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vaxed vs unvaxed study!

post #1 of 7
Thread Starter 

I know this is the type of study many here have been waiting for and asking for, though not perfect since its looking back but better than a lot of what we have:





In their study, the authors compare the occurrence of infections and allergies in vaccinated and unvaccinated children and adolescents. These include bronchitis, eczema, colds, and gastrointestinal infections.

The evaluation showed that unvaccinated children and adolescents differ from their vaccinated peers merely in terms of the frequency of vaccine preventable diseases. These include pertussis, mumps, or measles. As expected, the risk of contracting these diseases is substantially lower in vaccinated children and adolescents.


the paper is here with the methods outlines:



post #2 of 7

How reliable can the results be when you are comparing 13,359 to 94?

post #3 of 7
Thread Starter 

you feel you can get nothing because the numbers are unequal? there are some reliable stats that can come of such numbers. It's not like, say, 12 v 4 or something ridiculous like that as we have seen released and touted as a study before, kwim?

post #4 of 7
Thread Starter 

not saying its perfect, but there are some interesting bits in there. and obviously room for more study; the next measure I would think that would be useful would be unvaxed, lesser vaxed, full vaxed, and i assume they could provide this with the data they already have



sorry for errors nak

post #5 of 7

No, I do think that it would be relevant to look more closely at what was found in the study. After all it is comparing two different groups of children, one vaccinated and one not. I am not saying this is a useless study - only that it is not a conclusive study.


When two children out of 94 unvaccinated have asthma (and only in the 11-17 year old group - none under 10 years old), it becomes difficult to attach any significance to the numbers. Obviously a problem with the sample size.


I do think it would be relevant to do this study with a larger group of unvaccinated children (in the US alone it is somewhere around 100,000 - I think). It would then also be interesting to compare this study with a study done with a larger sample.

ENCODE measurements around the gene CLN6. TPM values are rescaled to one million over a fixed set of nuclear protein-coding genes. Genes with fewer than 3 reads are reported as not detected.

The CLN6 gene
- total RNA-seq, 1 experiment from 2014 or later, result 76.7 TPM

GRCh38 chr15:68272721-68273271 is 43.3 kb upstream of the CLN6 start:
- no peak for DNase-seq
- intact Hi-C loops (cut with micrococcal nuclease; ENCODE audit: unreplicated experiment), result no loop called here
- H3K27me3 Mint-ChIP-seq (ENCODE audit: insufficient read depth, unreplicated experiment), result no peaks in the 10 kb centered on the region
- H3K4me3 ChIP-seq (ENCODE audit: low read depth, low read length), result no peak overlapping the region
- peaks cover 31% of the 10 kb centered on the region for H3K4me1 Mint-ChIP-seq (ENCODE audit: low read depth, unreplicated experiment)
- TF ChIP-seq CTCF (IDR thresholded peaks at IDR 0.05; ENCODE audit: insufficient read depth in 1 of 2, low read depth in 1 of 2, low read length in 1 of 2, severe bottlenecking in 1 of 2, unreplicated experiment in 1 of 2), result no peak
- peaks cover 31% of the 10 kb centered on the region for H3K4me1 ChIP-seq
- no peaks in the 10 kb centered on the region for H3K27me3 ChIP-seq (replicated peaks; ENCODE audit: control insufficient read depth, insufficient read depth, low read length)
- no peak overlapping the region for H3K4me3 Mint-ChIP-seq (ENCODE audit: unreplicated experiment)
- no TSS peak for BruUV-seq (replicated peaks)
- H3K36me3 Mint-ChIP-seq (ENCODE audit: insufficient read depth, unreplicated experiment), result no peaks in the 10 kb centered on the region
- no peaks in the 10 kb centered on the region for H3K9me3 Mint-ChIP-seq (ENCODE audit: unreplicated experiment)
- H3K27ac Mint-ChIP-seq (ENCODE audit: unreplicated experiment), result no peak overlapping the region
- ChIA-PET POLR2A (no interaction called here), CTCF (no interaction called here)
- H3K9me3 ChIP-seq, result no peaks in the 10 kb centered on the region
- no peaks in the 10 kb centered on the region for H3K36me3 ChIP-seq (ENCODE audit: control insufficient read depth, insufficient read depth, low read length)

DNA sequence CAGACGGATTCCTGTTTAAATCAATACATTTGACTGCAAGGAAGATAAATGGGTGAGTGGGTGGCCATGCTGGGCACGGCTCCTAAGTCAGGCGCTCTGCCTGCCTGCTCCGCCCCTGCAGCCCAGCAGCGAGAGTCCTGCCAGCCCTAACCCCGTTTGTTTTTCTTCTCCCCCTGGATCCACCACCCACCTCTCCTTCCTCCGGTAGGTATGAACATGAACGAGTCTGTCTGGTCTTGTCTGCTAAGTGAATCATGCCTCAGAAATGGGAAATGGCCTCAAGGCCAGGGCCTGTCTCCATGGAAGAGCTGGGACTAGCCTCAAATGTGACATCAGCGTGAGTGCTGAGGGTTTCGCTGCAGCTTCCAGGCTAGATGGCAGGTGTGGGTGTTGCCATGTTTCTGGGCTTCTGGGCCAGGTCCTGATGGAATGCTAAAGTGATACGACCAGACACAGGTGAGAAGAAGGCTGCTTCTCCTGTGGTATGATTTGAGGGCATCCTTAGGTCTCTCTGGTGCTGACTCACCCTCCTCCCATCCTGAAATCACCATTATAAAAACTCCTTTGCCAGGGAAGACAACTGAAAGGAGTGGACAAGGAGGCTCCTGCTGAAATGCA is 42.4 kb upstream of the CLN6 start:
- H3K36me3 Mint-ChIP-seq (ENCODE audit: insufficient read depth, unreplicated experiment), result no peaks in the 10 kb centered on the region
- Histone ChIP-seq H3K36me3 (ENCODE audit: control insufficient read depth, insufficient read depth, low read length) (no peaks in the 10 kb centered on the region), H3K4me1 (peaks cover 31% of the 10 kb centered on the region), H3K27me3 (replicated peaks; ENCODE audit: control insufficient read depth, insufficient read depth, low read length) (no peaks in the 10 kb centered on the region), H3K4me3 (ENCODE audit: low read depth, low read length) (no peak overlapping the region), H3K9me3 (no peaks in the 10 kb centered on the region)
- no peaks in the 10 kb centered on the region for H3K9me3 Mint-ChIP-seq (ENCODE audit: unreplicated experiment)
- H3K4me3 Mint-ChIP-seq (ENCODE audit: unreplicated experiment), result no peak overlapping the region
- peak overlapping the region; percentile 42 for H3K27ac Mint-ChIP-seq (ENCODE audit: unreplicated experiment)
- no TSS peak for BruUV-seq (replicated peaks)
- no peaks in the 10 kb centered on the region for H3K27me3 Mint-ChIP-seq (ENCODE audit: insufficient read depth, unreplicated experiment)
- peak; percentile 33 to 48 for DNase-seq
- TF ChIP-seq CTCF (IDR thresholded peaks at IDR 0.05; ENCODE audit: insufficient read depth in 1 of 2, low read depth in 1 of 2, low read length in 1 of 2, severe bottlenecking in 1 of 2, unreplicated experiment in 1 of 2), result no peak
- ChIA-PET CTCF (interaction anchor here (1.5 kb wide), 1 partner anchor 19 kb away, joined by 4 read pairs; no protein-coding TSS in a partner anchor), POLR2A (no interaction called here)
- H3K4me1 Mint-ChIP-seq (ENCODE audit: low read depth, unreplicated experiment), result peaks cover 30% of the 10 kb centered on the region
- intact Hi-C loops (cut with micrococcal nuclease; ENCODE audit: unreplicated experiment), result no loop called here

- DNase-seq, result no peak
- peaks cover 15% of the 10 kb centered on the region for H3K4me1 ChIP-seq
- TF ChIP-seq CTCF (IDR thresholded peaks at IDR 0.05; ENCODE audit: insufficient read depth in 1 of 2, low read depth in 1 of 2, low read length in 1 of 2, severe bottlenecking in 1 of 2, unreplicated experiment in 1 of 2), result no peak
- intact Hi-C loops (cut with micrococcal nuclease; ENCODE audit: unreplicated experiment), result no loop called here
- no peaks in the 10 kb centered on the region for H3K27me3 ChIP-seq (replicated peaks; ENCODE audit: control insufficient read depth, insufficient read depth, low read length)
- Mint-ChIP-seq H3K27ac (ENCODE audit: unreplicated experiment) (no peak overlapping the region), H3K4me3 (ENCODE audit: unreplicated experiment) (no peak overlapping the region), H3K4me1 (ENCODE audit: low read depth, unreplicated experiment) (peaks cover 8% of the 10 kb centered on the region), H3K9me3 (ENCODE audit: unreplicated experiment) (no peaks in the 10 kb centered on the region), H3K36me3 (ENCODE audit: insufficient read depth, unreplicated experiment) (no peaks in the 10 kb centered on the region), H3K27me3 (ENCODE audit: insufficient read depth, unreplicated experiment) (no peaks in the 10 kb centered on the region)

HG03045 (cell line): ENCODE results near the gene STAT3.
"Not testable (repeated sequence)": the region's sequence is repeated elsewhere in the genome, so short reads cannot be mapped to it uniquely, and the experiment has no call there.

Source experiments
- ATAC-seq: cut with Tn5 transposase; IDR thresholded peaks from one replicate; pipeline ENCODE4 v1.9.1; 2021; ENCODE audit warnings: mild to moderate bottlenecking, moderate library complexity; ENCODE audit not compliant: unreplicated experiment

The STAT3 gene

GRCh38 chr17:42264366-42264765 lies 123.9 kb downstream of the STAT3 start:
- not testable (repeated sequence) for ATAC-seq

I am curious what you think the strengths and weaknesses of the study are.





post #6 of 7

I read all of the data summary, and in every instance, the rate of infection was superior for unvaccinated children, yet the narrative concludes "no significant difference".


Am I reading this wrong or is this just an effort to spin with subtlety?

post #7 of 7

Do you mean the rate of infection is higher for vaccinated children?

I think the issue is that because the sample size of unvaccinated children is so small the margin of error is huge.  So for example, it says:




The lifetime prevalence of at least one atopic disease among 1- to 5-year-olds was 12.6% (5.0%–28.3%) in unvaccinated children and 15.0% (13.6%–16.4%) in vaccinated children.


The numbers in brackets is the margin of error.  So in the unvaccinated kids the rate of disease was 12.6% of the sample size, but because the sample was so small it could be anywhere from 5% to 28% in the total population. 


The vaccinated sample was much larger, so the error is smaller.   Only 14% to 16%. 


So when you count in the margins of error, there really isn't any significant difference between the groups in this study. That is why a larger sample would be important.


My other concern is that they lumped all kids who got any vaccines together, even if they only ever got one.  I think that could definitely skew the results as well.  I would have preferred to have a sample of fully vaccinated kids as per goverment schedule, and a sample of completely unvaccinated kids.  Including partially vaxed kids or kids vaxed on an alternative schedule just adds way too many variables. 


All that being said, I am glad they are doing this at all.  Definitely a step in the right direction. 

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